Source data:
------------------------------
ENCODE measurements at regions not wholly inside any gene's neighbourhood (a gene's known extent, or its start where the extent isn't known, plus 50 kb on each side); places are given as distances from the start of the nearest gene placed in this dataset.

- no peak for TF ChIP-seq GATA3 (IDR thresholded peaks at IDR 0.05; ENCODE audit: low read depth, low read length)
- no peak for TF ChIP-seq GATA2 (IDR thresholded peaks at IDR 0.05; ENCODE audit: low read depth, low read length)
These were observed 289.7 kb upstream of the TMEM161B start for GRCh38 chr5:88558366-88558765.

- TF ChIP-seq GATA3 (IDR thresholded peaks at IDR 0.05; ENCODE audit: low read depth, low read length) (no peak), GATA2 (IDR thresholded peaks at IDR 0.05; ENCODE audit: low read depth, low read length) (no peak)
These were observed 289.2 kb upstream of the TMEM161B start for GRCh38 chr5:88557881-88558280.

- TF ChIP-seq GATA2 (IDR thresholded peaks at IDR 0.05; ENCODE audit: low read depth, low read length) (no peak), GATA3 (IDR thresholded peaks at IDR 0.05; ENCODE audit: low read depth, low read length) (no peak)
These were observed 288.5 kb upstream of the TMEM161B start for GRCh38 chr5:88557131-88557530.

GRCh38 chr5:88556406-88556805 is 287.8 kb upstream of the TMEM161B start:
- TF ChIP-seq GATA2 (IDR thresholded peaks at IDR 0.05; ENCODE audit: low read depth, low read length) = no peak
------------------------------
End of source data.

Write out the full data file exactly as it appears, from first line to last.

ENCODE measurements at regions not wholly inside any gene's neighbourhood (a gene's known extent, or its start where the extent isn't known, plus 50 kb on each side); places are given as distances from the start of the nearest gene placed in this dataset.

- no peak for TF ChIP-seq GATA3 (IDR thresholded peaks at IDR 0.05; ENCODE audit: low read depth, low read length)
- no peak for TF ChIP-seq GATA2 (IDR thresholded peaks at IDR 0.05; ENCODE audit: low read depth, low read length)
These were observed 289.7 kb upstream of the TMEM161B start for GRCh38 chr5:88558366-88558765.

- TF ChIP-seq GATA3 (IDR thresholded peaks at IDR 0.05; ENCODE audit: low read depth, low read length) (no peak), GATA2 (IDR thresholded peaks at IDR 0.05; ENCODE audit: low read depth, low read length) (no peak)
These were observed 289.2 kb upstream of the TMEM161B start for GRCh38 chr5:88557881-88558280.

- TF ChIP-seq GATA2 (IDR thresholded peaks at IDR 0.05; ENCODE audit: low read depth, low read length) (no peak), GATA3 (IDR thresholded peaks at IDR 0.05; ENCODE audit: low read depth, low read length) (no peak)
These were observed 288.5 kb upstream of the TMEM161B start for GRCh38 chr5:88557131-88557530.

GRCh38 chr5:88556406-88556805 is 287.8 kb upstream of the TMEM161B start:
- TF ChIP-seq GATA2 (IDR thresholded peaks at IDR 0.05; ENCODE audit: low read depth, low read length) = no peak